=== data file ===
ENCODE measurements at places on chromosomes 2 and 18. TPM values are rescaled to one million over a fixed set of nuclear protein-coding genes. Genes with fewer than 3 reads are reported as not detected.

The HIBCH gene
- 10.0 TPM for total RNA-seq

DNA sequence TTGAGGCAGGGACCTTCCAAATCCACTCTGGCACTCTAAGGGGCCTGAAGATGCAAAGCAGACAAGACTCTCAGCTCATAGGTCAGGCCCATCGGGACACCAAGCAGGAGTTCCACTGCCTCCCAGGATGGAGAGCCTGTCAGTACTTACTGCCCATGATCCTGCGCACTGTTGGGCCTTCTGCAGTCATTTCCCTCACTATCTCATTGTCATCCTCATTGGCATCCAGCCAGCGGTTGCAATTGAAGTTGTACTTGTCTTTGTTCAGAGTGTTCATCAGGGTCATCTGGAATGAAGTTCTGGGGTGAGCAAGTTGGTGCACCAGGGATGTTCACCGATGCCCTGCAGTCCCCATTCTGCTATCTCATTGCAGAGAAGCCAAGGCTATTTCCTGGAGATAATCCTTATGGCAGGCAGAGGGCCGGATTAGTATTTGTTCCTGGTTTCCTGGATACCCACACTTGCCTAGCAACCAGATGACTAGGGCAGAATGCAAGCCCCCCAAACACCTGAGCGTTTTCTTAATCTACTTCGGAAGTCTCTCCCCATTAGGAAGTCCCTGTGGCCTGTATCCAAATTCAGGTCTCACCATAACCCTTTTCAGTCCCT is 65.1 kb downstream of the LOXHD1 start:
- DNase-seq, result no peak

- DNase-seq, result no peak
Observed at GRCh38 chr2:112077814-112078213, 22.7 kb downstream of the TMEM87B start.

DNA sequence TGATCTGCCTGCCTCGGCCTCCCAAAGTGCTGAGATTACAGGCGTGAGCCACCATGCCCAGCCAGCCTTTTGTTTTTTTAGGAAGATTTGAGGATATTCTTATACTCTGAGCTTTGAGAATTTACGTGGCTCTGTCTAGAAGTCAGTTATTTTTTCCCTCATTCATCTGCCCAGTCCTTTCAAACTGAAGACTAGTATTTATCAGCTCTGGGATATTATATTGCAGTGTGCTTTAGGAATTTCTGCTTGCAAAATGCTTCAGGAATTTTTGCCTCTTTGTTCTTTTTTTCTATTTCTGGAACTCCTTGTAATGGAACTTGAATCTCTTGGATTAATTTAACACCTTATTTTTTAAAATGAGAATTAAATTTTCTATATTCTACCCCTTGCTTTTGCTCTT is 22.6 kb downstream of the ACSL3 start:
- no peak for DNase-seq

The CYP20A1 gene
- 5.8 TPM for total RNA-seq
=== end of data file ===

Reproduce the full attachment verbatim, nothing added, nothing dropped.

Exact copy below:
ENCODE measurements at places on chromosomes 2 and 18. TPM values are rescaled to one million over a fixed set of nuclear protein-coding genes. Genes with fewer than 3 reads are reported as not detected.

The HIBCH gene
- 10.0 TPM for total RNA-seq

DNA sequence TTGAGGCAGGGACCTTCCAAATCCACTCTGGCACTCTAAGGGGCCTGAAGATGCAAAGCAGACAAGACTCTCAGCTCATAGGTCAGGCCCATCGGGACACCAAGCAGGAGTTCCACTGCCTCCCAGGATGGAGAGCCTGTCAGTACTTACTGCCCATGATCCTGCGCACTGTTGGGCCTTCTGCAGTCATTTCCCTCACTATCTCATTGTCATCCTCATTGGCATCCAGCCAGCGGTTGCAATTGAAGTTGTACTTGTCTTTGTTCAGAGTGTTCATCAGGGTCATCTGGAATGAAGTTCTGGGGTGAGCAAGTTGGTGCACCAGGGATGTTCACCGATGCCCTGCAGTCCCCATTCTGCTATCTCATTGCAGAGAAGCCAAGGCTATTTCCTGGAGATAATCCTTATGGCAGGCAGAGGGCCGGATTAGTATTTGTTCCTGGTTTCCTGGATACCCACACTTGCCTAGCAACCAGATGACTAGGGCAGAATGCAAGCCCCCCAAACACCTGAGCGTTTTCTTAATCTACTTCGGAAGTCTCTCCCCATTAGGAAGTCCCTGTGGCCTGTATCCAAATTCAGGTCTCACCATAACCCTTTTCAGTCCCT is 65.1 kb downstream of the LOXHD1 start:
- DNase-seq, result no peak

- DNase-seq, result no peak
Observed at GRCh38 chr2:112077814-112078213, 22.7 kb downstream of the TMEM87B start.

DNA sequence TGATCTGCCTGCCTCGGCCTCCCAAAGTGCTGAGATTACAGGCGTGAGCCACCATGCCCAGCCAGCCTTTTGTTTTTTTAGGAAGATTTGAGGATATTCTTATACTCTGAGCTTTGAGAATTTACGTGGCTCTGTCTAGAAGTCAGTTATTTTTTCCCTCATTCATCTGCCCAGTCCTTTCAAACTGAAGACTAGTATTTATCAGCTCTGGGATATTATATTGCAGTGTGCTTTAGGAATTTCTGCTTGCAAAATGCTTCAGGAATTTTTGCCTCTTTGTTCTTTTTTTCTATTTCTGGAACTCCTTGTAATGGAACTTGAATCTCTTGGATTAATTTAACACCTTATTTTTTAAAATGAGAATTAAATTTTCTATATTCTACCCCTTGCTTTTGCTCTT is 22.6 kb downstream of the ACSL3 start:
- no peak for DNase-seq

The CYP20A1 gene
- 5.8 TPM for total RNA-seq